Columbus city council president Andrew Ginther is throwing his weight behind a proposal to redevelop Cooper Stadium into a racetrack.
Ohio plans to build a sound barrier made out of soil and plants in the state’s first eco-friendly attempt at muffling highway noise. State transportation department spokesman Scott Varner says the wall will be about 12 feet high.
Work crews are installing more noise walls on the city’s north side. The pre-cast barriers are being put up around Sharon Woods Metro Park near the Interstate 270 and 71 interchange. Much of the north side from Easton on the east to the Sawmill road interchange on 270 and on I-71 north of 161 is now walled in. The Ohio Department of Transportation says barriers are designed to reduce traffic noise but some northeast side residents say they make little difference.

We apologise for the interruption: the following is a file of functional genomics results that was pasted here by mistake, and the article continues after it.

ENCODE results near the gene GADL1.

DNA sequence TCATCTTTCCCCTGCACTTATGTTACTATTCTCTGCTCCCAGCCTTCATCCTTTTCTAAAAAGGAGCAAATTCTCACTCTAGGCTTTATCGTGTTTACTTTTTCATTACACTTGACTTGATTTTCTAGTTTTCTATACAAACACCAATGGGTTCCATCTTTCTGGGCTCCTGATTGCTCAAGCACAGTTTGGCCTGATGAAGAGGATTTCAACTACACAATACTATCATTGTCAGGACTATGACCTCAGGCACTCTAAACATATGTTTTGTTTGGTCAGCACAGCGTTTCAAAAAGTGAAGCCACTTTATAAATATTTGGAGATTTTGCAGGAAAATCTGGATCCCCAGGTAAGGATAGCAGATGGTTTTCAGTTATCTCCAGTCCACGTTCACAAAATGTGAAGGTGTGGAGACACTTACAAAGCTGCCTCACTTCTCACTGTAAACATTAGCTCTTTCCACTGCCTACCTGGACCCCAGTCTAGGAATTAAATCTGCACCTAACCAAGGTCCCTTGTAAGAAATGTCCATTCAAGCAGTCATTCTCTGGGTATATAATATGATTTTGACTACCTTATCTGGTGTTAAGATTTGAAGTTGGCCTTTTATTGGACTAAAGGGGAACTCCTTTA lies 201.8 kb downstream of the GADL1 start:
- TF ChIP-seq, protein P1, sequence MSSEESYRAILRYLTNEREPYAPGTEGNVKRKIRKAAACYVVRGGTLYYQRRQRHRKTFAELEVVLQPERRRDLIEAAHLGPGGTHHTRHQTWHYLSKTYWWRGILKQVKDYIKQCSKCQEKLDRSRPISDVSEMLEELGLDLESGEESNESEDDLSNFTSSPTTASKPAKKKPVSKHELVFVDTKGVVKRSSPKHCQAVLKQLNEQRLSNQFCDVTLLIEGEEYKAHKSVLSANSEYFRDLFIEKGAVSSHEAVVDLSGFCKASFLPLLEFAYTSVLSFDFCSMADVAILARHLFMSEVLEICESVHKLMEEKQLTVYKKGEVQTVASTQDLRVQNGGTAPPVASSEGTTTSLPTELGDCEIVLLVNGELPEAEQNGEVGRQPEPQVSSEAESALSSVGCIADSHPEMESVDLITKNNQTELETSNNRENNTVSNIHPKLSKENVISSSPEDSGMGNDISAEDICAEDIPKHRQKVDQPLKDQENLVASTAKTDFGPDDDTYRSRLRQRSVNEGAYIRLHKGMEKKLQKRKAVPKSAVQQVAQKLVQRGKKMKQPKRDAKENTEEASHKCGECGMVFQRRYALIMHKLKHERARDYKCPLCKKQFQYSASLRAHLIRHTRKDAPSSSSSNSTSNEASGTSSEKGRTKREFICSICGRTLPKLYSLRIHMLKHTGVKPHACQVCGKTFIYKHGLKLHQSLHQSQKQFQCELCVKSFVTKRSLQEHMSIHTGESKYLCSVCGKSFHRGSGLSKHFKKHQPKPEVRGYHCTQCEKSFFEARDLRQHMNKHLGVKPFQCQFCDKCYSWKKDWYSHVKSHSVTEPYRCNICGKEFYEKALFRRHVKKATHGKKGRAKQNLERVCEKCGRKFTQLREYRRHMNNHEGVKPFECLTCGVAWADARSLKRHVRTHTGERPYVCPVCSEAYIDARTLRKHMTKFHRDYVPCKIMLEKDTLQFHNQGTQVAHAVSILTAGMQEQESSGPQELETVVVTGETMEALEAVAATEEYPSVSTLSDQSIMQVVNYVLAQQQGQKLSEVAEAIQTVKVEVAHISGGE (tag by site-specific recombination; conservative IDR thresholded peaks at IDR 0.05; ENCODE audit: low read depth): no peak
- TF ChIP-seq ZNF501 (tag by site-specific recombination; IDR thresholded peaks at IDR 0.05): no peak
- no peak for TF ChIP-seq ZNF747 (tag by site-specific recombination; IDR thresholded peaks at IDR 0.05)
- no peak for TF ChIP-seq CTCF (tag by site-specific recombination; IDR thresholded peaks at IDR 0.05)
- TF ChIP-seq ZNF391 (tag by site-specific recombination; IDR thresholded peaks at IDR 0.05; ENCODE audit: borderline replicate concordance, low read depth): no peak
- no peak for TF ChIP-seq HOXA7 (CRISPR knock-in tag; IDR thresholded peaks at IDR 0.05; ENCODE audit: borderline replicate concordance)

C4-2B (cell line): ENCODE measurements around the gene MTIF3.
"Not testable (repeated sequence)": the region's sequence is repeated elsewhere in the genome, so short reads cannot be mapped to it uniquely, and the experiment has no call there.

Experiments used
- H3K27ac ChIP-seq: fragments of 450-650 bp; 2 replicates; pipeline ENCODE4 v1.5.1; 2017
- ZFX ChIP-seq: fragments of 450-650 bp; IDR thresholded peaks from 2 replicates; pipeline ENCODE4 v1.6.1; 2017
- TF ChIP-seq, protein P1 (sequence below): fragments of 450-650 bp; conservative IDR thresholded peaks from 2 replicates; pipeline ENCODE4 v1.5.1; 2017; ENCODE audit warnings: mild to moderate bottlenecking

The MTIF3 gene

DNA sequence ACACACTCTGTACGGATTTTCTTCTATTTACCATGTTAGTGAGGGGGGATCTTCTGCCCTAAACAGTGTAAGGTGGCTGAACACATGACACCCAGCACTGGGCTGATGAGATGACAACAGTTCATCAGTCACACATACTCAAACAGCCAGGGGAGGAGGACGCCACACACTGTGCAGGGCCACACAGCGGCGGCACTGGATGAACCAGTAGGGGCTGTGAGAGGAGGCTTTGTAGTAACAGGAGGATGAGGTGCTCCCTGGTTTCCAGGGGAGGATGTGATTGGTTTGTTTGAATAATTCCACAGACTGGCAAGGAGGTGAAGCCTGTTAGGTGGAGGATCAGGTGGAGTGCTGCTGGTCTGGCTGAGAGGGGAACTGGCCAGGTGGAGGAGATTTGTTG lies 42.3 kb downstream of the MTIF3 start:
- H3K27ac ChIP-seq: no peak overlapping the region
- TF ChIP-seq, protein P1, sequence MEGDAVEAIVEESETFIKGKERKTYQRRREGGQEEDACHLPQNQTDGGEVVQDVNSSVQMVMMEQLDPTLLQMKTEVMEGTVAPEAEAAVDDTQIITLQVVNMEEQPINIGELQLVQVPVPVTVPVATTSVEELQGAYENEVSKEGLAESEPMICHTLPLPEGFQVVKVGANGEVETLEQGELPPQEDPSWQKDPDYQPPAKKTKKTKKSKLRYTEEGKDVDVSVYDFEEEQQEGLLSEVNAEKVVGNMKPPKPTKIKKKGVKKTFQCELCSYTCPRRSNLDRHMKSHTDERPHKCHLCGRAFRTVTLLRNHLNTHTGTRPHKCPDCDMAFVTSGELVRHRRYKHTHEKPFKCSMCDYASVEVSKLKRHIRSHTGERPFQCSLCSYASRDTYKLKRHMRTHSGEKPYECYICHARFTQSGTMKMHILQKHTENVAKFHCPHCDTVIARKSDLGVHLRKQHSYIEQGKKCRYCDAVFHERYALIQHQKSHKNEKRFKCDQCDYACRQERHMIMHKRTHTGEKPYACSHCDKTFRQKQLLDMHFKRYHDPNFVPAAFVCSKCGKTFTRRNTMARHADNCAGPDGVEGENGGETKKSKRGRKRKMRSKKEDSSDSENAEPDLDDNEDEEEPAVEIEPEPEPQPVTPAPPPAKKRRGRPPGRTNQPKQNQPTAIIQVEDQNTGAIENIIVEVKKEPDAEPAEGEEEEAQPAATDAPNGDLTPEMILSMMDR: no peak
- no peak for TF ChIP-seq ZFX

With nearly seven million passengers moving through Port Columbus International airport every year, the jarring sound of airplane noise may be painfully familiar. NASA expects U.S. air traffic to double or triple by 2025, a projection that has engineers working hard to silence the roar. Engineers at Ohio State University have applied for a patent on technology called plasma actuators that could reduce jet noise.